When I started writing under the pseudonym ‘hawsepiper,’ that’s what I was doing with my time. I worked on steam tankers for 8 years before switching over to barges. I got my license a while back, but it never seemed to make sense to bother changing the name. I AM a hawsepiper, after all. I’m licensed, but never went to an academy. I started out as a marine scientist an policy analyst, but went to sea when I realized I hated what I was doing and the people I was working for. As Steamer said, though, I do tend to rant. You spend well over 100k on an education in the humanities, hard sciences AND international policy and then realize you were happier working on little fishing boats, and see what it does for your temper.
As far as the original question, jackson, most ship-to-barge lightering is done (in the US) with non self-propelled barges. There are a FEW self-propelled barges around, I think, but I haven’t seen them in the US. There used to be a fleet of them for bunkering around the anchorages at the Panama Canal, and northern Europe was rotten with them. The peculiarities of our maritime commerce, legal environment and infrastructure make ship-to-barge lightering reasonably efficient given the high cost of manning and terminals geared towards smaller parcels and docks. Non-self propelled barges may be manned full time (rather than having the crew live on a tug) or not, have decent living quarters, a cargo office, generators, or just a folding chair on deck, and dedicated pumping systems (usually diesel engines running to a geared screw-type impeller pump connected to a pipeline that feeds all the tanks on board) for discharging the oil. The type and complexity is based on the needs of the folks involved.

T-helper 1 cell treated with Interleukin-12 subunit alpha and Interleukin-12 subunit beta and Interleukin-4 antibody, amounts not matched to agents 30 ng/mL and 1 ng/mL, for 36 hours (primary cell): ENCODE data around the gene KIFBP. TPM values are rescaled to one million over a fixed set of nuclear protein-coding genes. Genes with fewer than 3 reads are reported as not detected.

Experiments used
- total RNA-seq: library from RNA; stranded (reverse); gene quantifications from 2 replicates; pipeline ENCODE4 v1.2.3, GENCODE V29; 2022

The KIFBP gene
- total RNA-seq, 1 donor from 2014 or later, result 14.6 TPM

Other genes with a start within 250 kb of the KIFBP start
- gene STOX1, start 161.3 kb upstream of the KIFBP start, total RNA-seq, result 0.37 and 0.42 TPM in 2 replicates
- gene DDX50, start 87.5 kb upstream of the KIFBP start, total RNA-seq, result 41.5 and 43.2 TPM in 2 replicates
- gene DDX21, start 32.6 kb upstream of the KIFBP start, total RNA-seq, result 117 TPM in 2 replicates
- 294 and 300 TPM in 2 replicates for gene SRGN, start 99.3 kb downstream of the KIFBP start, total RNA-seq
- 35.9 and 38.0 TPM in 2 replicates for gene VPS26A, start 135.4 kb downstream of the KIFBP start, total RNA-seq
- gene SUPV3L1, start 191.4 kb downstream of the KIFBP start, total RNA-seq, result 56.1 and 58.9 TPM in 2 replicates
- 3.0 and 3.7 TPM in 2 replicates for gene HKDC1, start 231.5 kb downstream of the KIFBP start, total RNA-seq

Self-propelled barges were an end-run around expensive manning and restrictive regulations affecting ships. They truly have no prime movers dedicated to propulsion- rather, they rely on a low-geared PTO-drive or hydraulic pump on both sides of their pump engines- The forward PTO would run to the cargo pump drive, and the after PTO would run to a z-drive unit or v-drive to power a gearbox in front of a short prop shaft underdeck, running to a propeller. Like the old ITB units, they are not a great substitute, but they get you around construction and manning regs… that being said, the whole idea is to have a small crew and a cheap-to-build,maintain and keep in compliance vessel to save money. Work hour restrictions then become an issue, as does the cost of lay time and lost time… the few self-propelled bunker barges I saw were not very good at seakeeping, maneuvered horribly, and were not very big… I believe that there is an economy of scale issue, as well with the need to have the cargo pump engine also be the prime mover. You would have to use the same engine to power both units, otherwise it WOULD be a prime mover, and then become a ship.
Hope this helps.